Creating New Objects¶
A single tool class - DKObjectCreationTool - is responsible for creating new objects in the active layer. The same tool class is able to make all types of drawable so a typical drawing application might have numerous instances of this registered, one for each kind of shape or path it can natively create. The reason this tool appears to be so versatile is that in fact the majority of the work it does is carried out by the object it creates itself.
Object creation is based on copying a prototype object attached to the tool. When the tool is brought into use, the prototype object, whatever it is, is copied and becomes the new object. The prototype is copied faithfully, so you can set up the state of this object when you make the tool as part of your application’s setup. For instance DKDrawablePath is the same whether it is created as a line, polygon, bezier path, arc or other form - what differs is the initial “creation mode” parameter of the prototype object. When the tool copies the prototype, the creation mode is already set and the tool allows the new object to largely handle its own creation.
The prototype object also has an initial style, which will be copied also. However, commonly applications may wish to set the style for new objects separately from the tool itself, so DKObjectCreationTool has some handy class methods that allow you to set a style independently which will override the style from the prototype for the new copy.
This tool works in conjunction with DKObjectOwnerLayer as well as the object it is making to coordinate the creation process. First, the new object is added to the layer only as a “pending” object. This allows it to be drawn normally but doesn’t commit the layer to fully taking on the object at this stage - during creation the object is in a “probationary period”. The object’s class is consulted to determine what partcode should be used for the intial creation of the object - since partcodes are private to the objects only its class can supply this information. For a rectangle for example, the initial partcode is the bottom, right corner, because by convention new shapes are dragged into existence by dragging out the bottom, right corner while anchoring the top, left corner at the initial click point. So once dragging is underway, the creation tool is basically proceeding as for the edit tool, and letting the object do all its own work.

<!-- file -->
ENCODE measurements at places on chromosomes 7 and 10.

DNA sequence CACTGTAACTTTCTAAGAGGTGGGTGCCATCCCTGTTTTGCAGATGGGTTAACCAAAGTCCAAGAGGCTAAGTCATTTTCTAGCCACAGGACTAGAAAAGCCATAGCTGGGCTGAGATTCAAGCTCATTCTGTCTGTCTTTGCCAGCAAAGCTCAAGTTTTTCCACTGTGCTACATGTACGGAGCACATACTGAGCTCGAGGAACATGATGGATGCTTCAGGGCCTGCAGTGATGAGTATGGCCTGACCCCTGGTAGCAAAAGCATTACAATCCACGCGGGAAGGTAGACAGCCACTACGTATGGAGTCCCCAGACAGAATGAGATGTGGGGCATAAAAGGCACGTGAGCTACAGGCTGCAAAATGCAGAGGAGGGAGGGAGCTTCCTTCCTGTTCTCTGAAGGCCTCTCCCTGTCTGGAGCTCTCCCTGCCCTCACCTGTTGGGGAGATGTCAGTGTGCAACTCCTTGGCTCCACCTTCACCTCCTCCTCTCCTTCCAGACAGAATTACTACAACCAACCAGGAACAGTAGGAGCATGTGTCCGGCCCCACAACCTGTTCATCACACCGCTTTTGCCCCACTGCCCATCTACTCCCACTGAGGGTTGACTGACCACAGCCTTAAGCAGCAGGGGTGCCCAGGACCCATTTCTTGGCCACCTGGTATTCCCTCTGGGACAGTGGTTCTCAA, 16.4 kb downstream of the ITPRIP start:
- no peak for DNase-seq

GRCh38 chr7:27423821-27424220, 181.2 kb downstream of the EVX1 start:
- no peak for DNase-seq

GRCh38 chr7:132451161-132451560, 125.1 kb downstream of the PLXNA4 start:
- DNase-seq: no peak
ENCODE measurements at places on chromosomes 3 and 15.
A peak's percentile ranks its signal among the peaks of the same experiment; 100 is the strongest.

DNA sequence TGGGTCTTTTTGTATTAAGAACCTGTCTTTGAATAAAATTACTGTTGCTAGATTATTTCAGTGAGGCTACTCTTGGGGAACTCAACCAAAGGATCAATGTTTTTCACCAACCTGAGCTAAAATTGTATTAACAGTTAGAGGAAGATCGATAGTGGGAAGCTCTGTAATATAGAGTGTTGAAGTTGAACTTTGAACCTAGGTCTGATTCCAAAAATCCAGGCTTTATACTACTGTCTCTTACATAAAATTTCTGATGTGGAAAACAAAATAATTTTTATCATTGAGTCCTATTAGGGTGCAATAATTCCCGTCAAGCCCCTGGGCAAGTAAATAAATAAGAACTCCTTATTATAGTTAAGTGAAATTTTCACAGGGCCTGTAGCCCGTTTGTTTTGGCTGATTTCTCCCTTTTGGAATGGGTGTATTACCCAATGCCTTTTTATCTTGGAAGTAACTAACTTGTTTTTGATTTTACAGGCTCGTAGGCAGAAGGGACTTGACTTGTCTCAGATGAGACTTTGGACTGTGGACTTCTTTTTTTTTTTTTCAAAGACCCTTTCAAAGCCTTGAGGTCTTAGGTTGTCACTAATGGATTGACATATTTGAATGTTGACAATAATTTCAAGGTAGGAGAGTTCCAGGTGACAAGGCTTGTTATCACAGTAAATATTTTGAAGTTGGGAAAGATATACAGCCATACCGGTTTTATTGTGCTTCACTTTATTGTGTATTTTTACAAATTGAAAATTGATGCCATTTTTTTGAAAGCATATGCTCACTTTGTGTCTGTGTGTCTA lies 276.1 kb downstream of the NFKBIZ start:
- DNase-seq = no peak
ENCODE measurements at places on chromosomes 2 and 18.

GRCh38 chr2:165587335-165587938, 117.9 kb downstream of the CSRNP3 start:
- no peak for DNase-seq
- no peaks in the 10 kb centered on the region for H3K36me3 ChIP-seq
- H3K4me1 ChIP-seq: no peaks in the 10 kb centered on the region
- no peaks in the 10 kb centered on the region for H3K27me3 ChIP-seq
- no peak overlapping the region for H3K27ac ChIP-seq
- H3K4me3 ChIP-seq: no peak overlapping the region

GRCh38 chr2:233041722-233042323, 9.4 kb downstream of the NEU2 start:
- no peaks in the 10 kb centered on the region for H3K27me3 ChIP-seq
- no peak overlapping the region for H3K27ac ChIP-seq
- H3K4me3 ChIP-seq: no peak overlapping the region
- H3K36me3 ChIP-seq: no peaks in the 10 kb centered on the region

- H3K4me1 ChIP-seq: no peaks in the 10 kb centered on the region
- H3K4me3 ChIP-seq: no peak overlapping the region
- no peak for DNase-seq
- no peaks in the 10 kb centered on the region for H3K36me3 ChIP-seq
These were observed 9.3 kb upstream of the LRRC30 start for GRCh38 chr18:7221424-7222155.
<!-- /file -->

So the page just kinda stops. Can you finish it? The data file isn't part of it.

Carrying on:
When the user releases the mouse, the object may then become a full citizen of the target layer, provided that the object is sensible - so for example if the user didn’t drag it out so that it has no width or height, it is not committed to the layer but instead merely discarded. This prevents badly-formed objects becoming part of a drawing and potentially causing problems.
Snap To Grid is honoured for object creation just as for any editing operation. Path creation follows much the same sequence as shapes, except that the path “captures” the initial mouse event and for each method of path creation set by the “creation mode”, keeps control in its own event loop until the user is done. This approach has the advantage that the exact mouse gestures needed for each type of path are tuned for the best user experience for each path type, and that in many cases these can involve a mouse- up or a drag without the mouse button being down without ending the creation process. Thus the mouse gestures for each type are:
- Straight lines - click, move, click to end OR click-drag-release.
- Irregular polygons - click, move, click for each corner, double-click or click on first point to end.
- Freehand - click, drag, release.
- Bezier path - click, drag and release to set control points, move end point, repeat. click on first point or double-click to end. (This is far easier to do than to explain, and is a very quick and easy way to drag out bezier curves once learned).
- Arc and Wedge - click, move to set radius, click, move to set arc, click to finish.